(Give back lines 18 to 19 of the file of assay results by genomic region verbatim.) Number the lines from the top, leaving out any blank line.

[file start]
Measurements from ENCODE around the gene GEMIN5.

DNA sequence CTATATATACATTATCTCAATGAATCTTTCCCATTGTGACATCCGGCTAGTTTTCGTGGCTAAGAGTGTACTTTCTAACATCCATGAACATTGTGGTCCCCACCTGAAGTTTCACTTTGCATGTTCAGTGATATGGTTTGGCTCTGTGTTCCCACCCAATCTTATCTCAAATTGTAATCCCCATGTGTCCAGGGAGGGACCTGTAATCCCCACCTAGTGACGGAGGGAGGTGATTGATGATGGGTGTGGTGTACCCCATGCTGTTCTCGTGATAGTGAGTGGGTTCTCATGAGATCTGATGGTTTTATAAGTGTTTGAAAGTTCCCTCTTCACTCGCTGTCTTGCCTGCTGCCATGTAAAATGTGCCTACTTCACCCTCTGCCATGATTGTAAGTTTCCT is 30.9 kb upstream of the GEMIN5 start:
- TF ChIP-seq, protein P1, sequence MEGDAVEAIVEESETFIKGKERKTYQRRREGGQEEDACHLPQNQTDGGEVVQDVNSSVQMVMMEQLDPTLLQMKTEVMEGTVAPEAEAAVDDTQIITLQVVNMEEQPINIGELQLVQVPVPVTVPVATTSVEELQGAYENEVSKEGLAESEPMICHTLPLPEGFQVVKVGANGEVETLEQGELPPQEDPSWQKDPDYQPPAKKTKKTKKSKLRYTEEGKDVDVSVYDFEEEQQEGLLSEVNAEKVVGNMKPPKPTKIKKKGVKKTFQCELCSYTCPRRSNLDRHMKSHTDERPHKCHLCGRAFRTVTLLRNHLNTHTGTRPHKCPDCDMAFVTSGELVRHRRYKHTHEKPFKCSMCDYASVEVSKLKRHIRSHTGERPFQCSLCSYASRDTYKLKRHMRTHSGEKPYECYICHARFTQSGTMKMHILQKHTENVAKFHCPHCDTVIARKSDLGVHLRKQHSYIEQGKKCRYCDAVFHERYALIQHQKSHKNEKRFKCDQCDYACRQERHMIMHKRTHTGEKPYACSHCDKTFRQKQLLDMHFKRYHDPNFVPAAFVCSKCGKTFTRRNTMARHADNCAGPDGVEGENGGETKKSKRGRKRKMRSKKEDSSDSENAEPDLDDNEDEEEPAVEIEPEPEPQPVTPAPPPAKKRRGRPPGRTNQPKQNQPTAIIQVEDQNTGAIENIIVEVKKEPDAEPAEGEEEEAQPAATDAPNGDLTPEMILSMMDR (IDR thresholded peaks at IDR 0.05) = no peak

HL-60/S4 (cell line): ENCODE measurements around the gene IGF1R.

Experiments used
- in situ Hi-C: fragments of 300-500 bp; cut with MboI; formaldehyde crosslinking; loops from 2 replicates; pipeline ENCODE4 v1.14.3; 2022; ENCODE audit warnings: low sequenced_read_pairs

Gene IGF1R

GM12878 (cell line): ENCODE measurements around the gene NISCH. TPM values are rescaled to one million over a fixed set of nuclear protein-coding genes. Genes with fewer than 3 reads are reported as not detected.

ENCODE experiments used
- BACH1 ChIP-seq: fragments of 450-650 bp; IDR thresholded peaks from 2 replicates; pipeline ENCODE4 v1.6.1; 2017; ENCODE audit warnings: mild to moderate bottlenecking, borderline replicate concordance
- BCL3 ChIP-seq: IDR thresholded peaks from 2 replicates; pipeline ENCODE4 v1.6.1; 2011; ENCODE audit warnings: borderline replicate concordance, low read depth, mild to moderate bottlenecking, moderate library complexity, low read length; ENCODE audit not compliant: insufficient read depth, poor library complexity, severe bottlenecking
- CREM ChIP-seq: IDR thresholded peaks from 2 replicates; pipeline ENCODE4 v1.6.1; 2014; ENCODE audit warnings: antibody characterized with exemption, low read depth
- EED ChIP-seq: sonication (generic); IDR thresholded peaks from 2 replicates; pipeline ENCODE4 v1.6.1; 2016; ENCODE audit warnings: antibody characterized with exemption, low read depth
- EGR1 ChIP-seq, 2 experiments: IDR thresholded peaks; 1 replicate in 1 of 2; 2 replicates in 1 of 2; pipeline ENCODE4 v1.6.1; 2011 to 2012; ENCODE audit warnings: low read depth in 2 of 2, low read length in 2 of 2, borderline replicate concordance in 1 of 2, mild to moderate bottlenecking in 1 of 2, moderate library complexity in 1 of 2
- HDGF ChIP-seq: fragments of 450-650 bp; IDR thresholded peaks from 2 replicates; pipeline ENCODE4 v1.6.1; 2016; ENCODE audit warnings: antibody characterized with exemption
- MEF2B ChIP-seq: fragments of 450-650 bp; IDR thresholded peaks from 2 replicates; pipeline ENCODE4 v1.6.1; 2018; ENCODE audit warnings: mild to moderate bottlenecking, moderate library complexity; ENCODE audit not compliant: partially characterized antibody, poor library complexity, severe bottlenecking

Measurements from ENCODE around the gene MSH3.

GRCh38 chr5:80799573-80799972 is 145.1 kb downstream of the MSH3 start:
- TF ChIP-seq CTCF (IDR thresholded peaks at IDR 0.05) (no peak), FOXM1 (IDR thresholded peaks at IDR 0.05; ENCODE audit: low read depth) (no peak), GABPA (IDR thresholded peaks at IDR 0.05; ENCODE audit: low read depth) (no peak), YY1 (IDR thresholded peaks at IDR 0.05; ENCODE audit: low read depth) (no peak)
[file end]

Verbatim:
GRCh38 chr5:80799573-80799972 is 145.1 kb downstream of the MSH3 start:
- TF ChIP-seq CTCF (IDR thresholded peaks at IDR 0.05) (no peak), FOXM1 (IDR thresholded peaks at IDR 0.05; ENCODE audit: low read depth) (no peak), GABPA (IDR thresholded peaks at IDR 0.05; ENCODE audit: low read depth) (no peak), YY1 (IDR thresholded peaks at IDR 0.05; ENCODE audit: low read depth) (no peak)